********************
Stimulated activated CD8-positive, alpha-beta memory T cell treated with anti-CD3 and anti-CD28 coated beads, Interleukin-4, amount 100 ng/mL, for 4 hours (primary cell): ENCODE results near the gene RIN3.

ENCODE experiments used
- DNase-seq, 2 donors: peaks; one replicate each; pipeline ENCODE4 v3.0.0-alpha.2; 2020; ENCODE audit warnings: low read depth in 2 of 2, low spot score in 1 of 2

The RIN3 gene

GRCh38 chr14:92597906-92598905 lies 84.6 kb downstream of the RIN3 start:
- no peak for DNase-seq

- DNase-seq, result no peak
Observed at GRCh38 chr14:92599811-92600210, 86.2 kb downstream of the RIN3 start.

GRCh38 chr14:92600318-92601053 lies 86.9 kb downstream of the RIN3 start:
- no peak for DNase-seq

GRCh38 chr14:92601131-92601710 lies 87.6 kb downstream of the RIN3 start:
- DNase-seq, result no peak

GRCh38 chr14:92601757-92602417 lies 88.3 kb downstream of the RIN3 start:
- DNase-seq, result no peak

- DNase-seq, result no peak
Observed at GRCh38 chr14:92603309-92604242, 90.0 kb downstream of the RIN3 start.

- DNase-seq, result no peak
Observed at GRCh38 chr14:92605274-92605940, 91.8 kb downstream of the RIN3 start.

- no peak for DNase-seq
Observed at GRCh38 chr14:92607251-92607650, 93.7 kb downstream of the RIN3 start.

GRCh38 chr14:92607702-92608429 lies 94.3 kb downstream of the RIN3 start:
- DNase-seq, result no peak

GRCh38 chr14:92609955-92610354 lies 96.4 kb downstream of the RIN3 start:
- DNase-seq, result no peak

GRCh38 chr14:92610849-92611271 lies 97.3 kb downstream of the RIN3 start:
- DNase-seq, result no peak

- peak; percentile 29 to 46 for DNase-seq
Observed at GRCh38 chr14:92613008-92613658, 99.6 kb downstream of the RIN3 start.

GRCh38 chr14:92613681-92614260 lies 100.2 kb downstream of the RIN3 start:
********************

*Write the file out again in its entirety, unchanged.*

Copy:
Stimulated activated CD8-positive, alpha-beta memory T cell treated with anti-CD3 and anti-CD28 coated beads, Interleukin-4, amount 100 ng/mL, for 4 hours (primary cell): ENCODE results near the gene RIN3.

ENCODE experiments used
- DNase-seq, 2 donors: peaks; one replicate each; pipeline ENCODE4 v3.0.0-alpha.2; 2020; ENCODE audit warnings: low read depth in 2 of 2, low spot score in 1 of 2

The RIN3 gene

GRCh38 chr14:92597906-92598905 lies 84.6 kb downstream of the RIN3 start:
- no peak for DNase-seq

- DNase-seq, result no peak
Observed at GRCh38 chr14:92599811-92600210, 86.2 kb downstream of the RIN3 start.

GRCh38 chr14:92600318-92601053 lies 86.9 kb downstream of the RIN3 start:
- no peak for DNase-seq

GRCh38 chr14:92601131-92601710 lies 87.6 kb downstream of the RIN3 start:
- DNase-seq, result no peak

GRCh38 chr14:92601757-92602417 lies 88.3 kb downstream of the RIN3 start:
- DNase-seq, result no peak

- DNase-seq, result no peak
Observed at GRCh38 chr14:92603309-92604242, 90.0 kb downstream of the RIN3 start.

- DNase-seq, result no peak
Observed at GRCh38 chr14:92605274-92605940, 91.8 kb downstream of the RIN3 start.

- no peak for DNase-seq
Observed at GRCh38 chr14:92607251-92607650, 93.7 kb downstream of the RIN3 start.

GRCh38 chr14:92607702-92608429 lies 94.3 kb downstream of the RIN3 start:
- DNase-seq, result no peak

GRCh38 chr14:92609955-92610354 lies 96.4 kb downstream of the RIN3 start:
- DNase-seq, result no peak

GRCh38 chr14:92610849-92611271 lies 97.3 kb downstream of the RIN3 start:
- DNase-seq, result no peak

- peak; percentile 29 to 46 for DNase-seq
Observed at GRCh38 chr14:92613008-92613658, 99.6 kb downstream of the RIN3 start.

GRCh38 chr14:92613681-92614260 lies 100.2 kb downstream of the RIN3 start: